Zenya Yoshida, for more than a decade Japan's leading breeder of race horses, summed it up nicely.

The Japanese racing fan, he said, doesn't care much about horses. What he does care about is gambling and trying to make money on his bets.

Yoshida's obeservation explains how more than 80,000 people could cram into the lovely Nakayama Race Course here on Toryo's outskirts and create an atmosphere as exciting as an afternoon in the Library of Congress.

Nobody gets very excited at a Japanese track. The crowd watches in silence as the horses come out of the gate. It waits patiently for the stretch run, when it permits itself a murmur of enthusiasm. Then it goes back to the racing tip sheets to prepare for thr next race.

There are no flashy clothes, no boisterous drunks, no delirious winners and no disconsolate losers. Business is business, it seems, and no unexpected frivolity interrupts.

But it is big business growing bigger because Japan has embarked on a sports gambling binge that rivals its earlier craze for baseball. Its 10 national tracks and 33 local tracks draw scores of thousands each racing day and last year the Japanese bet $4 billion at the national tracks alone. In 1966, when the boom was just beginning, only about 2 million people went out to national tracks. Last year's attendance ran over 13 million.

Huge six-to eight-floor betting parlors have sprung up to accomodate off-track bettors, who last year accounted for about two-thirds of all betting on Japan's national races. They are slickly mordern office buildings where bets are totalled by computers, and some handle 100,000 bettors each racing day. Thousands of other gamblers place bets by telephone.

It is largely a postwar phenomenon. Before World War 11 gambling was discouraged by the Japanese government and was discouraged by the japanese government and bore a stigma of immorolity that has not entirely faded away. Horse racing was tolerated only because, it is said, Japan had discovered during the Russian War of 1904-05 that it needed better horses for its army and thought racing might encourage better breeding.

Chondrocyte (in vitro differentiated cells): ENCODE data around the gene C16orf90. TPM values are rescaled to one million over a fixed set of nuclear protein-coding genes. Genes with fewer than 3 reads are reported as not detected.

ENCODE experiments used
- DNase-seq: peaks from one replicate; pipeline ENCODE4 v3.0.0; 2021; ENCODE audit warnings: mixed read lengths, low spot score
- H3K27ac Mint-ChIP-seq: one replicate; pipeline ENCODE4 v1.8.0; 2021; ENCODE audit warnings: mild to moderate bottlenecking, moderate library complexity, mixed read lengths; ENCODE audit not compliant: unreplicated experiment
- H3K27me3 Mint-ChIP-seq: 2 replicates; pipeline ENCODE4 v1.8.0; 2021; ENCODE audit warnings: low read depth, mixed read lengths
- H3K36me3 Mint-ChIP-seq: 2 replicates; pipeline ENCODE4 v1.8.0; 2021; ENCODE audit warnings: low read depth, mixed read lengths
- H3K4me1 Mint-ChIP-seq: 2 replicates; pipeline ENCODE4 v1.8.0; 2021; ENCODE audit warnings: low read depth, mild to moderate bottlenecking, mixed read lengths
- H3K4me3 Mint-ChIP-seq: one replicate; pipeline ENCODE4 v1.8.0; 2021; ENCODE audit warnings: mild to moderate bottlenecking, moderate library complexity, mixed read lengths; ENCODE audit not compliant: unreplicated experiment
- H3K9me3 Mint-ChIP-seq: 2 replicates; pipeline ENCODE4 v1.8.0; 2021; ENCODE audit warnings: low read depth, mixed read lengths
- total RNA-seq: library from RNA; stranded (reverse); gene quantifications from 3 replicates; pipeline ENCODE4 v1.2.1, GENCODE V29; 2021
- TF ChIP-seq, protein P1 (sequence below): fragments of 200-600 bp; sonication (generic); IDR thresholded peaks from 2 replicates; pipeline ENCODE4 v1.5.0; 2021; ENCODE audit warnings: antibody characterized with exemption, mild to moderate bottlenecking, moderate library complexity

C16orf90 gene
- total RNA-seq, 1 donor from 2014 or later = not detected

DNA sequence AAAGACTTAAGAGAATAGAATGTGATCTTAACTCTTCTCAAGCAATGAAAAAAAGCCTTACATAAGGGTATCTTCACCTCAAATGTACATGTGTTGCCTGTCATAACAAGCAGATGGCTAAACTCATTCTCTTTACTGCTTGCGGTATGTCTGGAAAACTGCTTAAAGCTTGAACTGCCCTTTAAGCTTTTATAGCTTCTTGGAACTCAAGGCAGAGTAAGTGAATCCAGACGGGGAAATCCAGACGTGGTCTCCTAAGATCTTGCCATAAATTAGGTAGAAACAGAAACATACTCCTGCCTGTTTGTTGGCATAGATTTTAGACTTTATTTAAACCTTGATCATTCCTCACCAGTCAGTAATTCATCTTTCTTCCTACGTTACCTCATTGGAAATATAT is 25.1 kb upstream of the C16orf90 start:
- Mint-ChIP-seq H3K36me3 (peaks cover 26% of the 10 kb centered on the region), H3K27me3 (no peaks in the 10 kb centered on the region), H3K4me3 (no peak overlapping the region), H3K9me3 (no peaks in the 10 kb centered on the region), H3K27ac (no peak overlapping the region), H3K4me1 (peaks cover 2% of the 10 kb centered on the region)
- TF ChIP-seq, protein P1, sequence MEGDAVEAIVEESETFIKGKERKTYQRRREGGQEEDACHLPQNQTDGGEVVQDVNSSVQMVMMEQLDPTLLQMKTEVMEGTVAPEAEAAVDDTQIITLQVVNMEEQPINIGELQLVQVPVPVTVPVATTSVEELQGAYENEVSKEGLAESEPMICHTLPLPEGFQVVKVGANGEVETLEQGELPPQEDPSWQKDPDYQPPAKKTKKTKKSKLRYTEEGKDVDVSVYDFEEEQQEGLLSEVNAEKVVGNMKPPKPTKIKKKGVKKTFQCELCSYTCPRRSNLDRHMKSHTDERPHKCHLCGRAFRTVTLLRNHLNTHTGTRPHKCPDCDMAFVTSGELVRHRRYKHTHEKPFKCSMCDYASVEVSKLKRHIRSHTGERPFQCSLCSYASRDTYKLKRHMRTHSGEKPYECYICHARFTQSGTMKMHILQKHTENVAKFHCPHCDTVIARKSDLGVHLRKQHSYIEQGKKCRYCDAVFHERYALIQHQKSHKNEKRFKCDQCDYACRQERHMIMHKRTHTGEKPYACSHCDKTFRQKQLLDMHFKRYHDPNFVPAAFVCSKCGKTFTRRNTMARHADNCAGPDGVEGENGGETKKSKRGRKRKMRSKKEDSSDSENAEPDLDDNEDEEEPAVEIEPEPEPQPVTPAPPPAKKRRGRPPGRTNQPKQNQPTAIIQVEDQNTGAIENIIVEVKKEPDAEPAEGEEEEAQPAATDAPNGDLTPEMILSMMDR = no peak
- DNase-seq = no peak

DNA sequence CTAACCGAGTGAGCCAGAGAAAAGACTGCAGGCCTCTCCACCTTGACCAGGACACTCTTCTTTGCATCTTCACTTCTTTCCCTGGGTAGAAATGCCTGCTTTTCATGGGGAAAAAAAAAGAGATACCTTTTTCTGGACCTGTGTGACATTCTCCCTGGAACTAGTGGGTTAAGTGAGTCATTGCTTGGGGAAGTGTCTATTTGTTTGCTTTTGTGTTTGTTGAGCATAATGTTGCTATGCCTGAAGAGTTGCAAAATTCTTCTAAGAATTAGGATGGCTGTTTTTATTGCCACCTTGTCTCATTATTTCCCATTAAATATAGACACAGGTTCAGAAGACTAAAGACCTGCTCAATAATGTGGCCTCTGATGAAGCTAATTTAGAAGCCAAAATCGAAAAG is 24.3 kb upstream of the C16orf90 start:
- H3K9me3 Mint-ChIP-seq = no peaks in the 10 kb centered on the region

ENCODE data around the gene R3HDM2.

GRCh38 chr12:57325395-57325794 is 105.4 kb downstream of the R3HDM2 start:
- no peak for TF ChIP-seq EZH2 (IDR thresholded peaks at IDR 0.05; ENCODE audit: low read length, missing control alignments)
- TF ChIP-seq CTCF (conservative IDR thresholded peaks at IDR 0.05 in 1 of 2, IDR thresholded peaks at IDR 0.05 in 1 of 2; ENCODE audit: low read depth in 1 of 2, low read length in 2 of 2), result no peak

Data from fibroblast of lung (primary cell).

The postwar relaxation of moral attitudes opened the gates for gambling and it was discovered that the japanese were as eager to risk their money as the Americans, French and British. And as the Japanese economy took off in the 1960s, so did horse-race betting. Disposable income rose swiftly in the '60s and '70s and an increasing share of it was disposed of at the tracks. The national and local governments, which receive fixed shares of the betting handles and use them for public services, now encourage the sport.

Even Japan's prolonged recession has not diminished the betting urge. Since the oil shock of the early 1970s sent the economy on a downward spin, the number of persons attending races has levelled off, but the amount of money wagered continues to climb each year. One reason is that the Japanese bettor has a greater chance of winning than in most other Asian countries - by law, 75 percent of the take at national tracks goes back to the national government and the Japan Racing Association, which supervises tracks and all horse gabling under rules laid down by the Ministry of Agriculture and Forestry.

Racing is almost exclusively a man's game in Japan and women are rarely seen at the tracks or in the off-track betting establishments. It is also a young man's game. A survey five years ago discovered that nearly three-fourths of the race-goers were in their 20s and 30s.

The typical fan is a man in his 20s who earns a salary and has no wife or children to support. Officials periodically attempt to transform racing into a "family sport" - all national tracks are equipped with playgrouns and games for childres - but few men bring their families or girlfriends to the track.

The notion that Japanese fans care only about gambling and not about horses is challenged by some racing officials who say that the apparent lack of race track enthusiasm is deceptive. By nature , they contend, Japanese are undemonstrative. Even on sunny days at the track when the finishes are close.

Kinji Ogawa, an assistant general manager of the Japan Racing Association, cites the poignant story of Ten Point as an example of the latent affection for horses in Japam.

Ten Point named after large-sized newspaper until he broke a leg last January in a race at Kyoto. In a rare display of devotion the public sent thousands of messages begging that Ten Point's life be spared. For six weeks, the owners responded by keeping the horse alive through special treatments administered by 36 veterinarians. Well-wishers sent the horse 66 buckets full of "senba-tsuru," the colorful get-well twists of paper usually reserved for ailing humans.

Last Sunday, Ten Point finally died and newspaper treated his death as an occasion for national mourning.

"Rum in Heaven, Ten Point," said the head-line in one Tokyo paper.